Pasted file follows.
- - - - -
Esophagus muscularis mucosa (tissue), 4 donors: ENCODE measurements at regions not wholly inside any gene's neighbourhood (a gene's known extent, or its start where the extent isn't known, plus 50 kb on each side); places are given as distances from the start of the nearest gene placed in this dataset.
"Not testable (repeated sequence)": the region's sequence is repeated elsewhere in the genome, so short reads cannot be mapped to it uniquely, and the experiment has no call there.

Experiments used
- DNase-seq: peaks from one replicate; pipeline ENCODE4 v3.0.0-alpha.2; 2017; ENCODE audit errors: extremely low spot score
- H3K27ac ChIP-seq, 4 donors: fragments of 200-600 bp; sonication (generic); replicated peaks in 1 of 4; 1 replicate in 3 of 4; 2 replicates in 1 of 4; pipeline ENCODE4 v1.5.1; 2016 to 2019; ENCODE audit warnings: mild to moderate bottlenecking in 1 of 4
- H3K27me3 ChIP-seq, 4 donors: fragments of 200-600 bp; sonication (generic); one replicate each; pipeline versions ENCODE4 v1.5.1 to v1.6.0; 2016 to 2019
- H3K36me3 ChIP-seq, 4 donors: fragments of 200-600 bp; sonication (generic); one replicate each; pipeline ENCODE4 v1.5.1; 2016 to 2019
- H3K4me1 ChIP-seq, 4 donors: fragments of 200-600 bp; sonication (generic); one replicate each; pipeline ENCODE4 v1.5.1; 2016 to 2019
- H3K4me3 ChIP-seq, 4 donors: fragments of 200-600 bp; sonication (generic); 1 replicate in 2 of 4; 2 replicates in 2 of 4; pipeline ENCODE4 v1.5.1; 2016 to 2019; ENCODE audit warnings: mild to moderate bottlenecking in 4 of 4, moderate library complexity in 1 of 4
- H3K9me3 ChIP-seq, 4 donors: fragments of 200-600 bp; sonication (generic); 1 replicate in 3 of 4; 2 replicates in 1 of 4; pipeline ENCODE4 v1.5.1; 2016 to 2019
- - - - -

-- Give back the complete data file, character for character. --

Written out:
Esophagus muscularis mucosa (tissue), 4 donors: ENCODE measurements at regions not wholly inside any gene's neighbourhood (a gene's known extent, or its start where the extent isn't known, plus 50 kb on each side); places are given as distances from the start of the nearest gene placed in this dataset.
"Not testable (repeated sequence)": the region's sequence is repeated elsewhere in the genome, so short reads cannot be mapped to it uniquely, and the experiment has no call there.

Experiments used
- DNase-seq: peaks from one replicate; pipeline ENCODE4 v3.0.0-alpha.2; 2017; ENCODE audit errors: extremely low spot score
- H3K27ac ChIP-seq, 4 donors: fragments of 200-600 bp; sonication (generic); replicated peaks in 1 of 4; 1 replicate in 3 of 4; 2 replicates in 1 of 4; pipeline ENCODE4 v1.5.1; 2016 to 2019; ENCODE audit warnings: mild to moderate bottlenecking in 1 of 4
- H3K27me3 ChIP-seq, 4 donors: fragments of 200-600 bp; sonication (generic); one replicate each; pipeline versions ENCODE4 v1.5.1 to v1.6.0; 2016 to 2019
- H3K36me3 ChIP-seq, 4 donors: fragments of 200-600 bp; sonication (generic); one replicate each; pipeline ENCODE4 v1.5.1; 2016 to 2019
- H3K4me1 ChIP-seq, 4 donors: fragments of 200-600 bp; sonication (generic); one replicate each; pipeline ENCODE4 v1.5.1; 2016 to 2019
- H3K4me3 ChIP-seq, 4 donors: fragments of 200-600 bp; sonication (generic); 1 replicate in 2 of 4; 2 replicates in 2 of 4; pipeline ENCODE4 v1.5.1; 2016 to 2019; ENCODE audit warnings: mild to moderate bottlenecking in 4 of 4, moderate library complexity in 1 of 4
- H3K9me3 ChIP-seq, 4 donors: fragments of 200-600 bp; sonication (generic); 1 replicate in 3 of 4; 2 replicates in 1 of 4; pipeline ENCODE4 v1.5.1; 2016 to 2019